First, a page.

Glaciares de Chile


"Recent glacier changes in southern Chile and in the Antarctic Peninsula"

Rivera, A.; Bown, F.; Wendt A. and C. Bravo (2012) : «Recent glacier changes in southern Chile and in the Antarctic Peninsula» Anales Instituto Patagonia (Chile), 40(1), 39-44.

Resumen / Abstract.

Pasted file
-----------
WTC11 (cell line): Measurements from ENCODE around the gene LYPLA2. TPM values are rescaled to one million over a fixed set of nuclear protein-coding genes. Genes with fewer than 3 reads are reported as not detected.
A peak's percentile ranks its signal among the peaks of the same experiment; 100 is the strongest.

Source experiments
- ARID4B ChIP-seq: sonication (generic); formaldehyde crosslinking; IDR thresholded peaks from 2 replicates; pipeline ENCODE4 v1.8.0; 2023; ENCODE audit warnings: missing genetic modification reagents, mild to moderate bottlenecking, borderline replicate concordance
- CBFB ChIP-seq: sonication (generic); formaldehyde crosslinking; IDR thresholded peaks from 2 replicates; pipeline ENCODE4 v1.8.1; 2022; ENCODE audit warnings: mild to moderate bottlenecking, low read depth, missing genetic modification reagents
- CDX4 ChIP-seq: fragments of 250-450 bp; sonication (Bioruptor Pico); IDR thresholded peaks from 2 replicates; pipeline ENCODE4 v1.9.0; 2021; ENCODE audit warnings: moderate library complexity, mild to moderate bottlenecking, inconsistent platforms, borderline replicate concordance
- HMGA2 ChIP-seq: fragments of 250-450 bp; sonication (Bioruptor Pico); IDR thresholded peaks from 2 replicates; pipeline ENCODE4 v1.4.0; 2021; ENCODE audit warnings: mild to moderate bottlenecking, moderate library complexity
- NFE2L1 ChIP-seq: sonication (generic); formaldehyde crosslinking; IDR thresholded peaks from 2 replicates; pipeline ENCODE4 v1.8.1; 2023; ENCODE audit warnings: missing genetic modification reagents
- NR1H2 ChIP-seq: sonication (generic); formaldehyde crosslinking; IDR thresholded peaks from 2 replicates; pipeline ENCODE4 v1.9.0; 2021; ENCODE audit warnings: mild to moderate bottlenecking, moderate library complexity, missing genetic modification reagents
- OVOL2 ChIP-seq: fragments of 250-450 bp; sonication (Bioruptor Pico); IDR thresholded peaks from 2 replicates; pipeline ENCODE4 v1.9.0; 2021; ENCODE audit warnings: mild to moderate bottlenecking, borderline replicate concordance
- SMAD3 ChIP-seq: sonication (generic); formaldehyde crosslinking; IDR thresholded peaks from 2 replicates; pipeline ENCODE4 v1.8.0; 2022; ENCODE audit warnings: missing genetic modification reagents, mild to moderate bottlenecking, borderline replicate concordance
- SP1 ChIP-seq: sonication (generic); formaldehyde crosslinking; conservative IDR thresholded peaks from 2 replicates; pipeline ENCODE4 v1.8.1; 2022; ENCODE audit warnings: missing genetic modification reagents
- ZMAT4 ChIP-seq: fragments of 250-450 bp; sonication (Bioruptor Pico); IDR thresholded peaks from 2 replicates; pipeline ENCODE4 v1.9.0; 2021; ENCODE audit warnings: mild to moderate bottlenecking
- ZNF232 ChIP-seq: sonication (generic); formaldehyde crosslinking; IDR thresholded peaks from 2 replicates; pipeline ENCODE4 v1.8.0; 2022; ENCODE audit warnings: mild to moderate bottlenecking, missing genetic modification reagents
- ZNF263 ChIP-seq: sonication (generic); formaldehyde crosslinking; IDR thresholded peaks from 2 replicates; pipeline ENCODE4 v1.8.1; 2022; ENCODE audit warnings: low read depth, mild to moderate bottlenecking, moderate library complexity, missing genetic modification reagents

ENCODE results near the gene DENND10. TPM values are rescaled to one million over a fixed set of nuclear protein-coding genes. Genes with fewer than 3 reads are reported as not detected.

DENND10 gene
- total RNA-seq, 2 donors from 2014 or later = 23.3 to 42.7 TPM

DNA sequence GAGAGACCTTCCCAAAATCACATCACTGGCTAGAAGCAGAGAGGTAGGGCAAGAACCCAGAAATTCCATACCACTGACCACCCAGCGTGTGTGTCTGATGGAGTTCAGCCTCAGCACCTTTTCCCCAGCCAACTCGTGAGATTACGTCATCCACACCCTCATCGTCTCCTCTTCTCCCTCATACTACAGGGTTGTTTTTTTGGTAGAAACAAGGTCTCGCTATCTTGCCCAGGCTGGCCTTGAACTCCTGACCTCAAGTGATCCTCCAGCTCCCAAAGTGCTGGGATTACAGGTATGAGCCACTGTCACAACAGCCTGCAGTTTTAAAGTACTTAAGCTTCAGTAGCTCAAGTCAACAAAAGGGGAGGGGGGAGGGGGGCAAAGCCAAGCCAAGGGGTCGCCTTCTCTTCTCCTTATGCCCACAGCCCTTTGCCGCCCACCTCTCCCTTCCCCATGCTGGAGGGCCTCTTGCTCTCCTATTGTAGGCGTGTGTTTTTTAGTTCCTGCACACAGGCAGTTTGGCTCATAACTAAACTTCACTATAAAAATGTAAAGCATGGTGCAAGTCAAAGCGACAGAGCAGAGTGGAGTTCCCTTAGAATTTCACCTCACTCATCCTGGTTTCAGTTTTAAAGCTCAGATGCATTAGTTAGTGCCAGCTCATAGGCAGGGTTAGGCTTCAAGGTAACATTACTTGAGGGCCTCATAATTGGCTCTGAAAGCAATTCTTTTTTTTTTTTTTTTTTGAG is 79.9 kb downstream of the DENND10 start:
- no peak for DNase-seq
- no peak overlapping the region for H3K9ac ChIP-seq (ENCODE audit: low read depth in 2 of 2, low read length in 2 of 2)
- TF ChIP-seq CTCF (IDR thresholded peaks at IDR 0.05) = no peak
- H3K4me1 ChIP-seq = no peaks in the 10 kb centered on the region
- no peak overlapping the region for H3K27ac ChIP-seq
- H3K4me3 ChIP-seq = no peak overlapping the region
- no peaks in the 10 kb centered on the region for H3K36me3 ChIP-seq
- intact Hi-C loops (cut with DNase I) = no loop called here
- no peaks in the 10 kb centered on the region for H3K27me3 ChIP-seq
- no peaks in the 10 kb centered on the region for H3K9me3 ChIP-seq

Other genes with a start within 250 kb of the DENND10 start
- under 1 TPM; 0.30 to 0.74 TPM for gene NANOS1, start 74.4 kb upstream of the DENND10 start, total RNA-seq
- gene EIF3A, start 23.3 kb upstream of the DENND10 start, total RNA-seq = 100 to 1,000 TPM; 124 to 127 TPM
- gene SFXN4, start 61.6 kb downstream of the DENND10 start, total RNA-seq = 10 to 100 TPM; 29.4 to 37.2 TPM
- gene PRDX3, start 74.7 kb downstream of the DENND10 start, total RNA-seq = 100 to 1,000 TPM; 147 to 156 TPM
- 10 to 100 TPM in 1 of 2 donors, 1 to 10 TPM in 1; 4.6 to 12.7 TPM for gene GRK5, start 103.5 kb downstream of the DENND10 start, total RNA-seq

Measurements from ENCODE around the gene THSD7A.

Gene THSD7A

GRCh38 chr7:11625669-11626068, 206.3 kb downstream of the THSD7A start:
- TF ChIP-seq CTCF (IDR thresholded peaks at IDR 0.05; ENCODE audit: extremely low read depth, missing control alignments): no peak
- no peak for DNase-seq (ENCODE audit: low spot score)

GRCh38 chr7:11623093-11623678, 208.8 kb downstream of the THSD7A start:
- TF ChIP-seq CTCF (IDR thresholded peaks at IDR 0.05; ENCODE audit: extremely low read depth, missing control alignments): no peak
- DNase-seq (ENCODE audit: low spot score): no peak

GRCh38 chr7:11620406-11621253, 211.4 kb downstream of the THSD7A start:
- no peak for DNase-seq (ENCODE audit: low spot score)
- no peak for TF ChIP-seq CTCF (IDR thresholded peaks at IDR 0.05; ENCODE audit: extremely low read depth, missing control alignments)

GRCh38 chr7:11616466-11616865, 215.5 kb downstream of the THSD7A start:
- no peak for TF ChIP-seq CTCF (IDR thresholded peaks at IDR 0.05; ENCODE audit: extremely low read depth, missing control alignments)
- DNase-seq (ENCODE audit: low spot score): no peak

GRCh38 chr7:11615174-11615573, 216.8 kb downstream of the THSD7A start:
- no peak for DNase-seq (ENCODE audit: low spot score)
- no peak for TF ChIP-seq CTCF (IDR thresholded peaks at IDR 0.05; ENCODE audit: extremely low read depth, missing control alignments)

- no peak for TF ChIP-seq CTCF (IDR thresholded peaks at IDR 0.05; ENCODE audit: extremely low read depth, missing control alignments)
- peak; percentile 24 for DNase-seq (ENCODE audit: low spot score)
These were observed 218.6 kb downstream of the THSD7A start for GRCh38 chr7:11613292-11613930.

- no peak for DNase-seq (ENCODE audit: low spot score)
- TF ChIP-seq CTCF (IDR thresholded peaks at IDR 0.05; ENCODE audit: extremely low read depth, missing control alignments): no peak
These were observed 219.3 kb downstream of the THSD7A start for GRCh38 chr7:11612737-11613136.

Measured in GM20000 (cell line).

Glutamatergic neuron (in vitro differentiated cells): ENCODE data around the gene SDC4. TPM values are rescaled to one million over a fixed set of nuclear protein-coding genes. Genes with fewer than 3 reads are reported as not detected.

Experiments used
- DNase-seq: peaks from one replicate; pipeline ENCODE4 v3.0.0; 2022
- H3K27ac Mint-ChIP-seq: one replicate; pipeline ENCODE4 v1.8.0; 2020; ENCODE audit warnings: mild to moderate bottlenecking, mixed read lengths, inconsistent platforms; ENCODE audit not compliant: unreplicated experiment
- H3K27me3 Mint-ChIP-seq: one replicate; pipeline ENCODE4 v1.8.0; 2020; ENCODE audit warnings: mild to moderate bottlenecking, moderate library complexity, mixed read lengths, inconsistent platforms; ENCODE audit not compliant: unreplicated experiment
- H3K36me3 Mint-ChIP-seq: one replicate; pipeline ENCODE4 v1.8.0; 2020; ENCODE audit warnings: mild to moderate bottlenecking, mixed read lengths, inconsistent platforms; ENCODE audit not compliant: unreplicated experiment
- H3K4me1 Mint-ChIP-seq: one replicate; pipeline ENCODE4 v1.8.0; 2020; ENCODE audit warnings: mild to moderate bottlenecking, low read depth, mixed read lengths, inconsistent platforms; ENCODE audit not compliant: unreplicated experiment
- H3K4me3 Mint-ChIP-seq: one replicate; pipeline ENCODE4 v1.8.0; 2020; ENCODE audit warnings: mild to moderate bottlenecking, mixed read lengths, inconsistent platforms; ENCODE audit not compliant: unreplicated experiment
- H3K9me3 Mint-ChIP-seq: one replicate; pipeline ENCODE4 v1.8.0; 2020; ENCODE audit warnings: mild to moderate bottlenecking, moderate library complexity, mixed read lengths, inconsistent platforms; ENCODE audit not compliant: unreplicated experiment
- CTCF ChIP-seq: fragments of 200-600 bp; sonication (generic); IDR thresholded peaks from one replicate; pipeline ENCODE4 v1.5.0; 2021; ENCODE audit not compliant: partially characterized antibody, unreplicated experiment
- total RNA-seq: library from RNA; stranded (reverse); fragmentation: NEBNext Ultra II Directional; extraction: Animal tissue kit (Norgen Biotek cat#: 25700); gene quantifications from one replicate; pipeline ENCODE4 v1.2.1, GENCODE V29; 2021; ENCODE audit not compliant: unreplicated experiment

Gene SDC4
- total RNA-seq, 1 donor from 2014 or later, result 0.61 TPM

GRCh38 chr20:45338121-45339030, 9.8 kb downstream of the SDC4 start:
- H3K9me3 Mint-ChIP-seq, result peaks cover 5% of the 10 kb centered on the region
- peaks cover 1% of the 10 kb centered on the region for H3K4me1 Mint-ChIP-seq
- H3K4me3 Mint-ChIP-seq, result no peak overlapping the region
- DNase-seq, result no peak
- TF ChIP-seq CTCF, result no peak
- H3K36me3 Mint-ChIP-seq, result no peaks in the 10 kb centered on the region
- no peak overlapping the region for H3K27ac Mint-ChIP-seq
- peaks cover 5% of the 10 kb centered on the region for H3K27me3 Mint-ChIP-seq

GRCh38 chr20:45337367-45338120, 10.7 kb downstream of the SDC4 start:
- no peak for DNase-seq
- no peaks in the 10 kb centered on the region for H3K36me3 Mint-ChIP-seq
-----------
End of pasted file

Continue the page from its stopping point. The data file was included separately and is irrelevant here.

In historical times, glaciers in Southern Chile have experienced a significant area reduction mainly in response to ongoing atmospheric warming. Here we present some of the research that has been done by Centro de Estudios Científicos, CECs, Valdivia, during recent years. This research has been conducted by means of direct glacier measurements, airborne data collection and remotely sensed satellite imagery analysis. Visible to near infrared images were employed to study active ice-capped volcanoes with the aim of monitoring possible volcanic activity effects on recent glacier behaviors. Several field campaigns have been also conducted to the Northern and Southern Patagonian Icefields (NPI and SPI respectively), where automatic weather stations, continuous GPS stations and time-lapse cameras have been used to survey glaciers. In 2002 and 2008, these icefields were surveyed with a Chilean Navy P3 airplane equipped with a laser and radar from NASA, and other sensors from CECs. In the Antarctic Peninsula (AP), during recent decades several ice shelves have collapsed, affecting upstream glaciers. In order to study these changes, field campaigns have been conducted to Adelaide Island (2002) and Fleming glacier (2007, 2008 and 2009) where ice thicknesses, ice velocities and local meteorological conditions have been measured. Airborne surveys have been conducted to the whole Antarctica Peninsula onboard a Chilean Navy P3 airplane equipped with CECS and NASA instruments in 2002, 2004 and 2008. In addition, the CECs airborne mapping system (CAMS) mounted onboard a Chilean Air Force (FACH) Twin Otter, was used in 2008 to survey the surface topography of Fleming.